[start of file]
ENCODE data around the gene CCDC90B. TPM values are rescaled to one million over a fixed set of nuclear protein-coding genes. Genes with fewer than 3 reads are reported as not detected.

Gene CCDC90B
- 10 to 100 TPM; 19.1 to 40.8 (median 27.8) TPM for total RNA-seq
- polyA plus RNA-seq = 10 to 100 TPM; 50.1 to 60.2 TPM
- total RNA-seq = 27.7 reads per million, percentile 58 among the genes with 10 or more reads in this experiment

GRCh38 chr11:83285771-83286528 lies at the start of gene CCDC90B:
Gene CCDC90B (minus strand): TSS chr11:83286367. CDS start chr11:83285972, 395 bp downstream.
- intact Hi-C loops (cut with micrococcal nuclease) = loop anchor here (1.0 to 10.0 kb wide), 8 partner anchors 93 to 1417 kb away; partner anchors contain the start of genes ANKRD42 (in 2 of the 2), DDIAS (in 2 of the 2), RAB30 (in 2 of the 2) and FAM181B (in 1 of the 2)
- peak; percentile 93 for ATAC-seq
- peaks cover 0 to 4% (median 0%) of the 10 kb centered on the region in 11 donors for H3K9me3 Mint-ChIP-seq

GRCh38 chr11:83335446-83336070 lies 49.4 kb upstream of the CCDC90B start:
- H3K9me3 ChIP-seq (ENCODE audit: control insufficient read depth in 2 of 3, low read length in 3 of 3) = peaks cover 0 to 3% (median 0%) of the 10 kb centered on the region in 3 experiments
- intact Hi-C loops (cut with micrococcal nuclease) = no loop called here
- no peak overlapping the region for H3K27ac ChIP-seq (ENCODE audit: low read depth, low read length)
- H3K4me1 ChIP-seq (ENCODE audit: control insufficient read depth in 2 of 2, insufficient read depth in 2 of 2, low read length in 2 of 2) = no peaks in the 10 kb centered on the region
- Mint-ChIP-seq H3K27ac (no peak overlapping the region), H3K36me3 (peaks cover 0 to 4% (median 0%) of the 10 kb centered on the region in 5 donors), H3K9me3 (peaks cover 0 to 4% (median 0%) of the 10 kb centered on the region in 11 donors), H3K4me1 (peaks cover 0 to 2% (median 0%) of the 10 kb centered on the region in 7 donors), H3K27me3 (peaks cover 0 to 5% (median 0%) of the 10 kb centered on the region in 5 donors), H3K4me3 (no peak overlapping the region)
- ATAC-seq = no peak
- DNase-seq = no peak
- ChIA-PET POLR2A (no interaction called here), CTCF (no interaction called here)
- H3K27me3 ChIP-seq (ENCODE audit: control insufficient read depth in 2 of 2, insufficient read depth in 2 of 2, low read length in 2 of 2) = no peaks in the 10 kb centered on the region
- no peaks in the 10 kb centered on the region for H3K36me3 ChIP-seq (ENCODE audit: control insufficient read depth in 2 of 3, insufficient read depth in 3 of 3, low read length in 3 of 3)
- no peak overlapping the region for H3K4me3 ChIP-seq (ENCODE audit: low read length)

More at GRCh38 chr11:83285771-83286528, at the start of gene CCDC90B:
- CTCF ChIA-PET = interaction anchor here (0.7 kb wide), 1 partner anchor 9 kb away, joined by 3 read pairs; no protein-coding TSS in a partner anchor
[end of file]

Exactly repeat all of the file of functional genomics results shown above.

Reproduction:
ENCODE data around the gene CCDC90B. TPM values are rescaled to one million over a fixed set of nuclear protein-coding genes. Genes with fewer than 3 reads are reported as not detected.

Gene CCDC90B
- 10 to 100 TPM; 19.1 to 40.8 (median 27.8) TPM for total RNA-seq
- polyA plus RNA-seq = 10 to 100 TPM; 50.1 to 60.2 TPM
- total RNA-seq = 27.7 reads per million, percentile 58 among the genes with 10 or more reads in this experiment

GRCh38 chr11:83285771-83286528 lies at the start of gene CCDC90B:
Gene CCDC90B (minus strand): TSS chr11:83286367. CDS start chr11:83285972, 395 bp downstream.
- intact Hi-C loops (cut with micrococcal nuclease) = loop anchor here (1.0 to 10.0 kb wide), 8 partner anchors 93 to 1417 kb away; partner anchors contain the start of genes ANKRD42 (in 2 of the 2), DDIAS (in 2 of the 2), RAB30 (in 2 of the 2) and FAM181B (in 1 of the 2)
- peak; percentile 93 for ATAC-seq
- peaks cover 0 to 4% (median 0%) of the 10 kb centered on the region in 11 donors for H3K9me3 Mint-ChIP-seq

GRCh38 chr11:83335446-83336070 lies 49.4 kb upstream of the CCDC90B start:
- H3K9me3 ChIP-seq (ENCODE audit: control insufficient read depth in 2 of 3, low read length in 3 of 3) = peaks cover 0 to 3% (median 0%) of the 10 kb centered on the region in 3 experiments
- intact Hi-C loops (cut with micrococcal nuclease) = no loop called here
- no peak overlapping the region for H3K27ac ChIP-seq (ENCODE audit: low read depth, low read length)
- H3K4me1 ChIP-seq (ENCODE audit: control insufficient read depth in 2 of 2, insufficient read depth in 2 of 2, low read length in 2 of 2) = no peaks in the 10 kb centered on the region
- Mint-ChIP-seq H3K27ac (no peak overlapping the region), H3K36me3 (peaks cover 0 to 4% (median 0%) of the 10 kb centered on the region in 5 donors), H3K9me3 (peaks cover 0 to 4% (median 0%) of the 10 kb centered on the region in 11 donors), H3K4me1 (peaks cover 0 to 2% (median 0%) of the 10 kb centered on the region in 7 donors), H3K27me3 (peaks cover 0 to 5% (median 0%) of the 10 kb centered on the region in 5 donors), H3K4me3 (no peak overlapping the region)
- ATAC-seq = no peak
- DNase-seq = no peak
- ChIA-PET POLR2A (no interaction called here), CTCF (no interaction called here)
- H3K27me3 ChIP-seq (ENCODE audit: control insufficient read depth in 2 of 2, insufficient read depth in 2 of 2, low read length in 2 of 2) = no peaks in the 10 kb centered on the region
- no peaks in the 10 kb centered on the region for H3K36me3 ChIP-seq (ENCODE audit: control insufficient read depth in 2 of 3, insufficient read depth in 3 of 3, low read length in 3 of 3)
- no peak overlapping the region for H3K4me3 ChIP-seq (ENCODE audit: low read length)

More at GRCh38 chr11:83285771-83286528, at the start of gene CCDC90B:
- CTCF ChIA-PET = interaction anchor here (0.7 kb wide), 1 partner anchor 9 kb away, joined by 3 read pairs; no protein-coding TSS in a partner anchor